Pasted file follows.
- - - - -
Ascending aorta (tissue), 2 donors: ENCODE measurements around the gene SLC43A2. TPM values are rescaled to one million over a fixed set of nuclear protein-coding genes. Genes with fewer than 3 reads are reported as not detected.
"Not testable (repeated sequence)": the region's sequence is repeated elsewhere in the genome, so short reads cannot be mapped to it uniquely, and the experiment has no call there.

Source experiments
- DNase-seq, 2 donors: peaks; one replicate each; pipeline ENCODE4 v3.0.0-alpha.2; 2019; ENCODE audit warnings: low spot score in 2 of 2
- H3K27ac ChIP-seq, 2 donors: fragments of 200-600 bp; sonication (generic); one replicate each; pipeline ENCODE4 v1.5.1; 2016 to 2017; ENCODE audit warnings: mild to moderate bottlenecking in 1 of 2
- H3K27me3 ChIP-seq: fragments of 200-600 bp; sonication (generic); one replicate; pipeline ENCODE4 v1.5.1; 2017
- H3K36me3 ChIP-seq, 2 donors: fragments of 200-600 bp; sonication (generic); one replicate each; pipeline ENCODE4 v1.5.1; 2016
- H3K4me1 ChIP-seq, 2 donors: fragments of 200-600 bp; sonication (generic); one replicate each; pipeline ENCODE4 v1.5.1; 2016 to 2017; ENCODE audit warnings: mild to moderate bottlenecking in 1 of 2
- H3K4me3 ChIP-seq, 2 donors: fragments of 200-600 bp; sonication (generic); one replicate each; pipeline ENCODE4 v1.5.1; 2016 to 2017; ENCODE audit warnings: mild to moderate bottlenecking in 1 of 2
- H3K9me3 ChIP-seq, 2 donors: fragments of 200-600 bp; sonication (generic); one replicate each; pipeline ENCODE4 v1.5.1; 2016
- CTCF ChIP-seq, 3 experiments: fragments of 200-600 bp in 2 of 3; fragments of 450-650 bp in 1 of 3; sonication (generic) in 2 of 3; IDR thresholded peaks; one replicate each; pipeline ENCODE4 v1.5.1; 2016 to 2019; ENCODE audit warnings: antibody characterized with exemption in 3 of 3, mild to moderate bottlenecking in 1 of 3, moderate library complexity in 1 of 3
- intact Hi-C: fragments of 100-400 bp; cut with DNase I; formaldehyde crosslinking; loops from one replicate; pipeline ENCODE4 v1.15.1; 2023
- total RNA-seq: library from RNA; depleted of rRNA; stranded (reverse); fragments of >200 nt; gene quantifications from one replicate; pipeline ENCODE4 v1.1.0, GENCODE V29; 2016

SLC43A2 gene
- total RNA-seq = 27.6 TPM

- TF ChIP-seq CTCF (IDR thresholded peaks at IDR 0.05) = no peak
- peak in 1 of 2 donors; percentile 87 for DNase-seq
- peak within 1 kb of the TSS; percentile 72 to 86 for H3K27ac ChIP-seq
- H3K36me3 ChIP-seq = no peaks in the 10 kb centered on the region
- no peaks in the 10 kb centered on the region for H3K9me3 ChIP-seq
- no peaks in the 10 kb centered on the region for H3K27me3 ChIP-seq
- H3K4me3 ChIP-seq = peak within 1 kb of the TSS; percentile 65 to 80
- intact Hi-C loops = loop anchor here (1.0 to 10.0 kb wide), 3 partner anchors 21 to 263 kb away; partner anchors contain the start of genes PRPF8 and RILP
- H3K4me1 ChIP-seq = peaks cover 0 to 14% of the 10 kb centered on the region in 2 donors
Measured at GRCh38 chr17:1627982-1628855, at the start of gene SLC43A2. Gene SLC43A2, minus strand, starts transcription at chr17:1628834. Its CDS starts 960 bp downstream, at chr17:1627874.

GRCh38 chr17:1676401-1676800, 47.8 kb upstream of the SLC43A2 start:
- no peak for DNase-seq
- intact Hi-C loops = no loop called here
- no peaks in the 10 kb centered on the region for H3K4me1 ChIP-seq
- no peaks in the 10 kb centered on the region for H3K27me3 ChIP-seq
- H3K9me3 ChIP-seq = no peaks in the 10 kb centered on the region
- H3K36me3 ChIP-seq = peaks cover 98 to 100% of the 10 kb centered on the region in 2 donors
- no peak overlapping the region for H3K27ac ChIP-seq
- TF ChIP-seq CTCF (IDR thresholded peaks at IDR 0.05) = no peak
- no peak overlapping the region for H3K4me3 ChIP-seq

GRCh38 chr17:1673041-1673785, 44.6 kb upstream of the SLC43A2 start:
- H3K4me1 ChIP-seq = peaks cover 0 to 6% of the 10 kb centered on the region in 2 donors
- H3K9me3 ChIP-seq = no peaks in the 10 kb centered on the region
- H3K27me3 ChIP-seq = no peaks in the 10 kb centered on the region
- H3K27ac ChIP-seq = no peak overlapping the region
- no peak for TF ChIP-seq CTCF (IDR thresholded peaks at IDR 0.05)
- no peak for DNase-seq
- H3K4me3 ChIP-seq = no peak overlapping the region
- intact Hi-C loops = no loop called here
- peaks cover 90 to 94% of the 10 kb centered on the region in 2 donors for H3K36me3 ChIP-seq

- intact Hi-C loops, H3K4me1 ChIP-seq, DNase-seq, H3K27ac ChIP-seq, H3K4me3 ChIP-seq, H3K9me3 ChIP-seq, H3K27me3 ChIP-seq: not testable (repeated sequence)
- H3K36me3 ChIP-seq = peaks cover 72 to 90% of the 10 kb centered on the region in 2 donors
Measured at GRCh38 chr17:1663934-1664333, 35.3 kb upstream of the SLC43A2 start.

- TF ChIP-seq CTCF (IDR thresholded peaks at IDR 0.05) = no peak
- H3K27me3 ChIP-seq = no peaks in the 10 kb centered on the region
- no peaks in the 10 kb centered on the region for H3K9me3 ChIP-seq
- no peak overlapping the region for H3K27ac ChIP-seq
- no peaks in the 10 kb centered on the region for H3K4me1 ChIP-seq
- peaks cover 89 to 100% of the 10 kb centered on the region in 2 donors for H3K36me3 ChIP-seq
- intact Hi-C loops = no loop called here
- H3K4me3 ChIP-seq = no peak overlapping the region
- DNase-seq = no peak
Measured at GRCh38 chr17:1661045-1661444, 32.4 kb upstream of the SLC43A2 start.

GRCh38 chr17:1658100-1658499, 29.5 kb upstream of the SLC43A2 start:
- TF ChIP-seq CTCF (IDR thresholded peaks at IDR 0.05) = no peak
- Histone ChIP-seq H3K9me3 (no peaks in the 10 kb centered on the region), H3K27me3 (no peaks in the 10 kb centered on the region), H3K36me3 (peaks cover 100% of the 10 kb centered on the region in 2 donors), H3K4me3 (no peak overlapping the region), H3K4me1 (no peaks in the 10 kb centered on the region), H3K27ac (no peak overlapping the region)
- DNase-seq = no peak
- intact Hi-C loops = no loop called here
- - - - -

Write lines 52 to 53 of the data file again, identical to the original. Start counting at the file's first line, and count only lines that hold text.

- no peak overlapping the region for H3K27ac ChIP-seq
- no peaks in the 10 kb centered on the region for H3K4me1 ChIP-seq